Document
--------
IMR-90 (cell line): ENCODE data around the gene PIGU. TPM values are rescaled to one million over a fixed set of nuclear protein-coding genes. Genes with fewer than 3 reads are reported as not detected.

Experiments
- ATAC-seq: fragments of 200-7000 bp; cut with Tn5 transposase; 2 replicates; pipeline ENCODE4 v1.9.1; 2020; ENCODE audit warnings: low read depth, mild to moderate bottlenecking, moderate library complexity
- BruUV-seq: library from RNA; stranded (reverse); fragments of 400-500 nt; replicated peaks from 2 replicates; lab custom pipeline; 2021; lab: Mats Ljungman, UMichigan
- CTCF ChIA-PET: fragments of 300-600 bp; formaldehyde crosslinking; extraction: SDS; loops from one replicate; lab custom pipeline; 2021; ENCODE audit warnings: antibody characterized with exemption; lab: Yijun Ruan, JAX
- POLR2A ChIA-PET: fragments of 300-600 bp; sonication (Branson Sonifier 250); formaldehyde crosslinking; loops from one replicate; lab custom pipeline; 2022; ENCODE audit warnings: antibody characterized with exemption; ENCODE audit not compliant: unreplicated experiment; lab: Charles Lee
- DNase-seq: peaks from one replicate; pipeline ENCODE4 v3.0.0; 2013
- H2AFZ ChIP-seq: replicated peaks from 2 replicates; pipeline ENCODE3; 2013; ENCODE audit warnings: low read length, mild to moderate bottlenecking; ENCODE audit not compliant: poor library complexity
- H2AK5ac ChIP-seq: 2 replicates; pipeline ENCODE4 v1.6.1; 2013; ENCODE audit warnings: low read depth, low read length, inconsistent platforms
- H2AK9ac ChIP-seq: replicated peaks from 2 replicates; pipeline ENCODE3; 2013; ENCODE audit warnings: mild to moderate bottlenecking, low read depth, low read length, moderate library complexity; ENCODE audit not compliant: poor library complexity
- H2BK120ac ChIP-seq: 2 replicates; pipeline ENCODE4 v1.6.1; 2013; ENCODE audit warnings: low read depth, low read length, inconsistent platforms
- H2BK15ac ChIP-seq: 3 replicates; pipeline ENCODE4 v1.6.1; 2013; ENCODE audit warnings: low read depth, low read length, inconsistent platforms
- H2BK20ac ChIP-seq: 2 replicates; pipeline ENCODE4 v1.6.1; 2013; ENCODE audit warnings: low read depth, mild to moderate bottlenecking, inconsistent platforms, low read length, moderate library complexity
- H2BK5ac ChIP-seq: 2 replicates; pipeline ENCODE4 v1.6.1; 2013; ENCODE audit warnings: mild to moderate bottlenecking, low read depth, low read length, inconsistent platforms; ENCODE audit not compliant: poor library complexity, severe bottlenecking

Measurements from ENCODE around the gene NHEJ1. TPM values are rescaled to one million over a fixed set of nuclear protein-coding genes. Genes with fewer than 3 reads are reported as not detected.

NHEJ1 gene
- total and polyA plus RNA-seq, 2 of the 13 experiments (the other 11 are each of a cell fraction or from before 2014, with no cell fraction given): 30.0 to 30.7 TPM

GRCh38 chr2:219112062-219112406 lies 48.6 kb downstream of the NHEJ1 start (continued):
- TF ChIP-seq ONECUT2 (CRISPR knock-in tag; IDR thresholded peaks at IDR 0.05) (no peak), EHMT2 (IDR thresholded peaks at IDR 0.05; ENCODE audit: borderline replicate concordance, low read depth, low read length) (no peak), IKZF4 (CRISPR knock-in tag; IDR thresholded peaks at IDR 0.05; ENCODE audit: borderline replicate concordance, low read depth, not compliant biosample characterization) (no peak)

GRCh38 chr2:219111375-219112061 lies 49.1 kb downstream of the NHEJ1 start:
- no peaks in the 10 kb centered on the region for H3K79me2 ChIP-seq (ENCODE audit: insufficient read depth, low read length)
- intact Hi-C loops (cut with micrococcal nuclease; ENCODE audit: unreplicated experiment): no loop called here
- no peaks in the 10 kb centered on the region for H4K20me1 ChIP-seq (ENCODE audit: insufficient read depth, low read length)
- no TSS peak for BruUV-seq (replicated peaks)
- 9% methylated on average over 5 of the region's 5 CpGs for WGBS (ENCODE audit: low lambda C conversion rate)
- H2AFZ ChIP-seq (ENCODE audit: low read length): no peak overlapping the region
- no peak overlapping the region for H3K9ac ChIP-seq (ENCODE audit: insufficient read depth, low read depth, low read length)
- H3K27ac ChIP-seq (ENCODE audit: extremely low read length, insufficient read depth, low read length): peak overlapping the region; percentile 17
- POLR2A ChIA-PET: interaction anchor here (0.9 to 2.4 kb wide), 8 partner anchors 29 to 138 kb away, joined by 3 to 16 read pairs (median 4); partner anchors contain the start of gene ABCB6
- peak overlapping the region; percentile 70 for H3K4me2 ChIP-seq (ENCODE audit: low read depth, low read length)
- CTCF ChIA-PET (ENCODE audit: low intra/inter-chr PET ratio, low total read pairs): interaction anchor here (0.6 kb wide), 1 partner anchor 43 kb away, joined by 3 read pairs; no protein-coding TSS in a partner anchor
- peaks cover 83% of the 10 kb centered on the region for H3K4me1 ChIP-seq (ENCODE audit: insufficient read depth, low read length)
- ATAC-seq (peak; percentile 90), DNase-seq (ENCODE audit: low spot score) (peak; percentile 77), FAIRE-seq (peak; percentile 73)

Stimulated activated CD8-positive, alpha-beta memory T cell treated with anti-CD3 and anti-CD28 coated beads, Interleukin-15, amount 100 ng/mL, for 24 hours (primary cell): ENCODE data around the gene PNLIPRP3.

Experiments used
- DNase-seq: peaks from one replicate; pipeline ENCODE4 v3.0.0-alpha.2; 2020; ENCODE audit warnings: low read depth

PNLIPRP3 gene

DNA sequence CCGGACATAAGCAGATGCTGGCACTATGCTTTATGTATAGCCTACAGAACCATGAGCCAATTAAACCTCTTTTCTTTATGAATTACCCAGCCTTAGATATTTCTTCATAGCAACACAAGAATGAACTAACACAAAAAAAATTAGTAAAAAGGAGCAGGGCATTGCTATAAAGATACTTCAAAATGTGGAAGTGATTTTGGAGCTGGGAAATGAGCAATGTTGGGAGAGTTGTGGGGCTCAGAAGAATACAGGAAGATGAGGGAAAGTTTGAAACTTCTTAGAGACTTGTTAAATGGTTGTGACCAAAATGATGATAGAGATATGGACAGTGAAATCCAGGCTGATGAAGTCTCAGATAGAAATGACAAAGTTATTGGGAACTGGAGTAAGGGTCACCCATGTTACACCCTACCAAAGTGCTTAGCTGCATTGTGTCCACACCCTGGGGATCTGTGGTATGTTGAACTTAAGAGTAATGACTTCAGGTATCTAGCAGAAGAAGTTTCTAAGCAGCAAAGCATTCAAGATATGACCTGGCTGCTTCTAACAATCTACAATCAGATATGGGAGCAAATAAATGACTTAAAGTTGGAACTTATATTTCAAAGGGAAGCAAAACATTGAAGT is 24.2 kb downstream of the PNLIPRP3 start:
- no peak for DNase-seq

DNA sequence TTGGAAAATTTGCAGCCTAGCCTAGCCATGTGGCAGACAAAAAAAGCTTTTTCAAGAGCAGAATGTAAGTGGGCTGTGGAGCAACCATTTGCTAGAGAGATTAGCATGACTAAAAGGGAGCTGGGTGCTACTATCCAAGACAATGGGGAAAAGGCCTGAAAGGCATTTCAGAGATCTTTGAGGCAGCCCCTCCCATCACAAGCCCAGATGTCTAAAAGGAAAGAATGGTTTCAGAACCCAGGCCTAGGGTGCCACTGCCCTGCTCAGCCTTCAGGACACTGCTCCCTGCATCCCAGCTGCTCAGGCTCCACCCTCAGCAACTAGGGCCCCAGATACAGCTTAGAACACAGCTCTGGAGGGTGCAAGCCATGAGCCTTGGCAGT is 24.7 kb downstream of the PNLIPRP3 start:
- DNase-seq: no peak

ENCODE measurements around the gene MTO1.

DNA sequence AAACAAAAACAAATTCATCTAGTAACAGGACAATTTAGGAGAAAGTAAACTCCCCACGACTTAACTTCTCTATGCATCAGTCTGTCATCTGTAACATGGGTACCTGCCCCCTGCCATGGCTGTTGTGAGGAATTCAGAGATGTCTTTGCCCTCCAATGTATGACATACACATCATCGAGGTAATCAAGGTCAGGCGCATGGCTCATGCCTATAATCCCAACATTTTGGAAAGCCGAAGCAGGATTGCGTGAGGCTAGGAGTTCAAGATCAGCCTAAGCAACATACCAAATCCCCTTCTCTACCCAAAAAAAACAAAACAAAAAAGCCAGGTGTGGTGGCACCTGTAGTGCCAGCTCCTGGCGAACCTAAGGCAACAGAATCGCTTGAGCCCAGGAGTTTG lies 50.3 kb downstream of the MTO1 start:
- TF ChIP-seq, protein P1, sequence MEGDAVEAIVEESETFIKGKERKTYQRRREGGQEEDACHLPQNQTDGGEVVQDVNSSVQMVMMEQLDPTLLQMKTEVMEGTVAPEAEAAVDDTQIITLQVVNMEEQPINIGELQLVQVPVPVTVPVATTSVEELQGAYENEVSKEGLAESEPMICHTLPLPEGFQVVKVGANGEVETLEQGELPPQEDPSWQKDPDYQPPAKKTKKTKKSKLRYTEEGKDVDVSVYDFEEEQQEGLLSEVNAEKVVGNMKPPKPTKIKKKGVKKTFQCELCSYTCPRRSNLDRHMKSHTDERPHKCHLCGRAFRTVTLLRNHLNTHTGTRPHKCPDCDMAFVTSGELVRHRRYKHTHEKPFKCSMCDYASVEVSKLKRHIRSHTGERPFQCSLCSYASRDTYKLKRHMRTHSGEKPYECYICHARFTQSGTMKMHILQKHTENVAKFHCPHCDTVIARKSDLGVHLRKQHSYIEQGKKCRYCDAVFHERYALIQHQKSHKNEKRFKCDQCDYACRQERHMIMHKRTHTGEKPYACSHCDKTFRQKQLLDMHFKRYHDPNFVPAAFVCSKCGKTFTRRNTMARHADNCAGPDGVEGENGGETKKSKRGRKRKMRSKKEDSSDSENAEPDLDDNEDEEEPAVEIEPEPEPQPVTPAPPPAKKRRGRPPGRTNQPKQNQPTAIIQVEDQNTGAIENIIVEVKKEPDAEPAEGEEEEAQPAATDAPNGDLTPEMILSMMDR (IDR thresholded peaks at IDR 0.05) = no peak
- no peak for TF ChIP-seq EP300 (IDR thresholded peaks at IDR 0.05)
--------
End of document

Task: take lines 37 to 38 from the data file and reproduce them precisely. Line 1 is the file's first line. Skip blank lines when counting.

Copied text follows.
PNLIPRP3 gene

DNA sequence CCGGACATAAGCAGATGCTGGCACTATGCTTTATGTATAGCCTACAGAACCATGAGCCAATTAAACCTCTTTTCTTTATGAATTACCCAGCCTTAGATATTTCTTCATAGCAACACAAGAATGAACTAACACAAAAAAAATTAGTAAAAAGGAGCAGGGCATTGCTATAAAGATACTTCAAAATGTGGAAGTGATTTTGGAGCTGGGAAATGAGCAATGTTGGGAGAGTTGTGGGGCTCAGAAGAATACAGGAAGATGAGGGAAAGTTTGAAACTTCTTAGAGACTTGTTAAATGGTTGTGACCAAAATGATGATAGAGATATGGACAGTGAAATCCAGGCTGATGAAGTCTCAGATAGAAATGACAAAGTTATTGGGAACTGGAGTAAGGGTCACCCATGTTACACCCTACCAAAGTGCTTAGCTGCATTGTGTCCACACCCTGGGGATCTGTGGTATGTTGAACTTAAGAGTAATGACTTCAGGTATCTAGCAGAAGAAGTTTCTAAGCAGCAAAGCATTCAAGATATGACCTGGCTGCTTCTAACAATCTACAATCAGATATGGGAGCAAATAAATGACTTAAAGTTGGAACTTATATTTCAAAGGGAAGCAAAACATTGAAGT is 24.2 kb downstream of the PNLIPRP3 start: